• Expanding deductions for energy technology upgrades, smart
    metering systems and other emissions-reducing investments in
    commercial buildings.
  • Increasing incentives for the development and implementation of
    carbon capture, use and storage technology.


Despite the increase in the “headline” corporate tax
rate, the new minimum tax on book income and the changes to
U.S.-international taxation, we expect the United States to remain
a favourable environment for foreign investors. Specifically, the
incentives proposed by the Biden administration should increase the
desirability of investments into U.S. infrastructure projects,
companies with a U.S. manufacturing presence and U.S.-based
companies active in the renewable and clean energy technology
sectors. The effect of the proposals may, however, turn into a
balancing act that could play in different ways depending on
developments in the U.S. and world economy.

Individual Income, Payroll and Estate Tax Changes

The Biden administration has already changed existing tax law by
expanding the child tax credit in the American Rescue Plan Act
of 2021. Additional Biden administration proposals, such as
the expansion or reinstatement of certain individual tax credits,
may continue this policy of benefiting middle- and lower-income
taxpayers, but most of the proposed changes are targeted at
increasing the effective tax rate of high-income taxpayers.

Key Individual Income and Payroll Proposals

  • Reverting the top individual tax rate to 39.6% (from the
    current 37%).
  • Imposing the 12.4% Social Security payroll tax on wages above
    $400,000 per year.
  • Taxing capital gains and qualified dividends at the top
    marginal ordinary income tax rate when the taxpayer’s income is
    above $1 million.
  • Phasing out the qualified business income deduction for filers
    with taxable incomes above $400,000.
  • Limiting the availability of itemized deductions for
    individuals earning more than $400,000 per year.
  • Reinstating the first-time homebuyers’ tax credit and
    expanding both the earned income tax credit and the child and
    dependent care tax credit.

Key Estate Tax Proposals

  • Eliminating the “step-up” in tax basis of an
    individual’s assets upon death.
  • Decreasing the estate tax exemption back to $3.5 million ($7
    million for married couples) and increasing the rate of the federal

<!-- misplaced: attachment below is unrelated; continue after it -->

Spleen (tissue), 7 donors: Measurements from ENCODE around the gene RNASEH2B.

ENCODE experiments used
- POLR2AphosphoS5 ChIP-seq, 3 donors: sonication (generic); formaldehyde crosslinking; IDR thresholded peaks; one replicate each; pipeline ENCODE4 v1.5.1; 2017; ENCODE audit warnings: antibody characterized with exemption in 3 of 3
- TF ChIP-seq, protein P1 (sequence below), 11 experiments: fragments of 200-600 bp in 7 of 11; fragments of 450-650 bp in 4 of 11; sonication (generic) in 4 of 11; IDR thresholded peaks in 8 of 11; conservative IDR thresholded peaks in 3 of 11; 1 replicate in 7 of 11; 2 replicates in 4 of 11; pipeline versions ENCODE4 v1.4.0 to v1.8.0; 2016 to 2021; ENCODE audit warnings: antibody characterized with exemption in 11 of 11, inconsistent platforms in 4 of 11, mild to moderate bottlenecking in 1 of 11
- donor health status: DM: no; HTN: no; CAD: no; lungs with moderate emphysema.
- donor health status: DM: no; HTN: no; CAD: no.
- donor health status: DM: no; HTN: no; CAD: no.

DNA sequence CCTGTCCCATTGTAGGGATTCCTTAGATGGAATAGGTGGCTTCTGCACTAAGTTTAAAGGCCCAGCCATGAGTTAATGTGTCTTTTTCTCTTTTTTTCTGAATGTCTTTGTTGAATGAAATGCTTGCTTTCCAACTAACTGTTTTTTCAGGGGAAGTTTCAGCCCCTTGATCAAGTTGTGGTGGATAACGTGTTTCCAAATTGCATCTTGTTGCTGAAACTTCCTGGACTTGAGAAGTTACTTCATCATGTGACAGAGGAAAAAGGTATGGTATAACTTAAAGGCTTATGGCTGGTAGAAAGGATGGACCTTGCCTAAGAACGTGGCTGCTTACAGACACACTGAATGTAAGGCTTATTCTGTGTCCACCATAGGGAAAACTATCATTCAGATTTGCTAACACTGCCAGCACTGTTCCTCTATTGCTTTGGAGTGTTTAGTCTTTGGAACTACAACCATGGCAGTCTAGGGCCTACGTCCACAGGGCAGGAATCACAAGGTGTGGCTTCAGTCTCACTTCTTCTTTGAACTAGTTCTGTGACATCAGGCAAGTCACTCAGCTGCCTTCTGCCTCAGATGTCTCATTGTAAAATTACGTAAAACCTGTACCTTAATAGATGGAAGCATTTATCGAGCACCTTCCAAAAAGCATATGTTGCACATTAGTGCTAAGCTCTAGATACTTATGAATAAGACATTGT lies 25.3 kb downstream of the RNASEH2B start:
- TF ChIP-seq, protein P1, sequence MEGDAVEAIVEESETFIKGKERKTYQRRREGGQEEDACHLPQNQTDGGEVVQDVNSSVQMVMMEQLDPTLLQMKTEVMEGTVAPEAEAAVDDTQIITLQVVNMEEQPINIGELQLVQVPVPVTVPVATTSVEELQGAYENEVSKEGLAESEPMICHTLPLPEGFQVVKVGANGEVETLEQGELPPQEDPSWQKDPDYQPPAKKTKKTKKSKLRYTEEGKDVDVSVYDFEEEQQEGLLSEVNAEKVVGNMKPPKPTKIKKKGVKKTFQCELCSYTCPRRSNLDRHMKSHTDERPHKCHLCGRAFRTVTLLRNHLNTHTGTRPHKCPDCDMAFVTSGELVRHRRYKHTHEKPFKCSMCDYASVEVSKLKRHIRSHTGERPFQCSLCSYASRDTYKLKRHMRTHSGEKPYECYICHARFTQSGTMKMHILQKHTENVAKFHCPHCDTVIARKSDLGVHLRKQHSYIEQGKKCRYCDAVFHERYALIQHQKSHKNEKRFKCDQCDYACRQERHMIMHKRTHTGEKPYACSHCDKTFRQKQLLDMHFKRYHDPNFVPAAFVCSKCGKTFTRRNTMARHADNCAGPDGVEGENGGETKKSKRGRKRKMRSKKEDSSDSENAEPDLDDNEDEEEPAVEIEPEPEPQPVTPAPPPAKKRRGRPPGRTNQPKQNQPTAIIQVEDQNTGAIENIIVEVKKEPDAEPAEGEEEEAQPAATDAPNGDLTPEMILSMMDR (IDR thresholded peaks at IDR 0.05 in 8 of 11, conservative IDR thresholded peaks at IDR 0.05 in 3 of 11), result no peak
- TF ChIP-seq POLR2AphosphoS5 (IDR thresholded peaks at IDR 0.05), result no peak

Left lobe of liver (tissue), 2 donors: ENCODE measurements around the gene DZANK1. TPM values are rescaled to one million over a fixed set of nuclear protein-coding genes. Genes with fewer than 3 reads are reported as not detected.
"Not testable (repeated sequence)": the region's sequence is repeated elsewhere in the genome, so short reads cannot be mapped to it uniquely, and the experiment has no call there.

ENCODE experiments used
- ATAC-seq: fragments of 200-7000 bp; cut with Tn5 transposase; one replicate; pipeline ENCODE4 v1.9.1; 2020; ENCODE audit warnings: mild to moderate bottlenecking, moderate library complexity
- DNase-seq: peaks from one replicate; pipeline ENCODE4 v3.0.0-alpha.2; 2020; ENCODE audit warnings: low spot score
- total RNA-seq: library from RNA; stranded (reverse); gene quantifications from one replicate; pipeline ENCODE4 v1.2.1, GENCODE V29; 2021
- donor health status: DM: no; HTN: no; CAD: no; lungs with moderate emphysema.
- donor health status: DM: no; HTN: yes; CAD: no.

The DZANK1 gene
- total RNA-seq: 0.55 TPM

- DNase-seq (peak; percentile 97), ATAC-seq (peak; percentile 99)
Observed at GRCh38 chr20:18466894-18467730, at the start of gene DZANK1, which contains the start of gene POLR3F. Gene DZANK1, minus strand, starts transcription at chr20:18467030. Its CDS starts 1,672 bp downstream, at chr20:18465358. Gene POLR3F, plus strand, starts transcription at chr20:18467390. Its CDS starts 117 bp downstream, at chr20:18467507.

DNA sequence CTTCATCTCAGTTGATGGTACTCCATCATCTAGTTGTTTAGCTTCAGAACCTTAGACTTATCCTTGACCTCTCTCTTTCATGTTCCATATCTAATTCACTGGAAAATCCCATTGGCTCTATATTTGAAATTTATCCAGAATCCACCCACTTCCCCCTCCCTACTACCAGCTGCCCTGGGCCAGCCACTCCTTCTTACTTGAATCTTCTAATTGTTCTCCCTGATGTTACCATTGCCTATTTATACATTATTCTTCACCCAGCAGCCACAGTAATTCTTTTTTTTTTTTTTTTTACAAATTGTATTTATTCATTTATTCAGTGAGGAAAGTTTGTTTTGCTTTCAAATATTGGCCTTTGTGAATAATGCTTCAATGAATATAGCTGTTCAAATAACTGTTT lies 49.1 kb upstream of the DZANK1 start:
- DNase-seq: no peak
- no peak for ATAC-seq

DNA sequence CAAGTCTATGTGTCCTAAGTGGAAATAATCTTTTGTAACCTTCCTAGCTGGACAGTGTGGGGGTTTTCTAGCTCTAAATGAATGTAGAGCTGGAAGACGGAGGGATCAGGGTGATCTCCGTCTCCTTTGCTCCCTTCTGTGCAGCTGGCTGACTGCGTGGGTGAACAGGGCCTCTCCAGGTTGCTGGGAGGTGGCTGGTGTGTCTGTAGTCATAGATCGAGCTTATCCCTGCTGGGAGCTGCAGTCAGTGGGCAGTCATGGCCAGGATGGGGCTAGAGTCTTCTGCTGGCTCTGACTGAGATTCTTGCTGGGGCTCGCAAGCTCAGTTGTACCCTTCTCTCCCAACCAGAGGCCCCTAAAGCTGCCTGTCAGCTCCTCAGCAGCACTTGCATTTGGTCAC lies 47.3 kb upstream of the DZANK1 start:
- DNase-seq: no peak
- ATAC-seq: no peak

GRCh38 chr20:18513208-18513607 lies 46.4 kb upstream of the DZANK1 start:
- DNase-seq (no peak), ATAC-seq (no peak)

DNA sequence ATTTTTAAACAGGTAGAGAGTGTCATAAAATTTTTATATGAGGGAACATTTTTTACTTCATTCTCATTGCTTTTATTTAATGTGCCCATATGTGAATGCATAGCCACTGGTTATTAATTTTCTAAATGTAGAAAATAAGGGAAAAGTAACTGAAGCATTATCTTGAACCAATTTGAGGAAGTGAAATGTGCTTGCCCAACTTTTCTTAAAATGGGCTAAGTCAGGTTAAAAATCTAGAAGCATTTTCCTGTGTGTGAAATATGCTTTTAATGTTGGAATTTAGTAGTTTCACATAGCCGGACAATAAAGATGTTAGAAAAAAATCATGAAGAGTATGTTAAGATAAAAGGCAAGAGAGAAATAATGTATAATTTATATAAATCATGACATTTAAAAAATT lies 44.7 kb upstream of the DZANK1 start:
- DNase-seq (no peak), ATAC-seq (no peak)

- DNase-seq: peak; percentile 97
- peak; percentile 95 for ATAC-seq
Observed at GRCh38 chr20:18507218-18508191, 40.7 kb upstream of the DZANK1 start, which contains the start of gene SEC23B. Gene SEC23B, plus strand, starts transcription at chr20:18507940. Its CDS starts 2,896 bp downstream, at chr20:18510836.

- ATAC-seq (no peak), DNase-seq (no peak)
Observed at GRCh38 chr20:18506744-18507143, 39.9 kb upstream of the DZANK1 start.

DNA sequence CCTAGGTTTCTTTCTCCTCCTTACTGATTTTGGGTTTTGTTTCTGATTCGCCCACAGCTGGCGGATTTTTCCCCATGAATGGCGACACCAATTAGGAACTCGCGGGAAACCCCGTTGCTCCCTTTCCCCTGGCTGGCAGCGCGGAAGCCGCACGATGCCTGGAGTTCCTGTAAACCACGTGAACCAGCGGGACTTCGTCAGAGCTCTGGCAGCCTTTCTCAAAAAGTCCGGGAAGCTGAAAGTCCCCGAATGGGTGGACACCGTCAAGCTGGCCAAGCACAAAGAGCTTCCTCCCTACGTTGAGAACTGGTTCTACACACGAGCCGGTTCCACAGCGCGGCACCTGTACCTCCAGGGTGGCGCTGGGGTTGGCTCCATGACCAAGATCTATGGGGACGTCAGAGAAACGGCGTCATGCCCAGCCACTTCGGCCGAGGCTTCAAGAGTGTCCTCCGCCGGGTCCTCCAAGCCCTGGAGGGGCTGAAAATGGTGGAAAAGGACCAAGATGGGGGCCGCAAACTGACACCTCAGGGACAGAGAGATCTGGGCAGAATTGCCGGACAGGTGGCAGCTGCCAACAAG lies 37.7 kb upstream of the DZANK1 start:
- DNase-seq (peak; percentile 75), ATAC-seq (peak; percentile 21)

estate tax to 45%.

Further to the administration’s policy proposals regarding
estate tax, a group of senators led by Chris Van Hollen (D-MD) has
introduced the Sensible Taxation and Equity Promotion (STEP)
Act. The STEP Act proposes to do the following:

  • Tax built-in gain upon the transfer of appreciated assets by
    gift (including transfers to trusts commonly used in estate
    planning) during the transferor’s lifetime with only a $100,000
    lifetime exemption.
  • Tax all non-grantor trusts on all of their appreciated assets
    every 21 years and impose additional reporting requirements on
    trusts with assets of more than $1 million or with gross income of
    more than $20,000.
  • Tax at death the built-in gain on the decedent’s
    appreciated assets with a $1 million exemption. Gains on a personal
    residence of up to $500,000 for married couples and appreciation on
    assets held in retirement accounts would be exempt. The income tax
    paid by the estate on such gains would be deductible for estate tax


The American Jobs Plan is an ambitious and noteworthy first step
for President Biden, who campaigned on the ideas of transformative
infrastructure investments and accompanying changes to the tax code
to pay for them. It remains uncertain, however, whether the Biden
administration will be able to garner the support necessary to
achieve its full legislative agenda, given the slim majority held
by Democrats in the Senate and the low likelihood of any Republican

President Biden is looking to deliver a win on his campaign
promise of fixing the United States’ crumbling infrastructure
and will certainly be pushing for legislation. In light of the
proposed price tag, it seems certain that some amount of tax reform
is on the horizon if he wants to deliver on that promise.

The content of this article is intended to provide a general
guide to the subject matter. Specialist advice should be sought
about your specific circumstances.

POPULAR ARTICLES ON: Tax from United States

The Biden Tax Pla‪n‬

Kelley Drye & Warren LLP

The Democrats’ “sweep” of the White House and both chambers of Congress means that it is all but inevitable that tax legislation will be introduced in 2021, but the razor-thin nature …

Update On Tax Due Dates

Archer & Greiner P.C.

Since we issued our last tax Alert, there have been several changes to the state and local tax return filing and payment due dates for 2020, and we want to make sure everyone is up to date.

New York Proposes Stock Transfer Tax

Cadwalader, Wickersham & Taft LLP

New York State Assembly Members have introduced legislation to reinstitute the Stock Transfer Tax (STT), which would impose a $.0125 to $0.05 tax per share of any stock sold or transferred in the…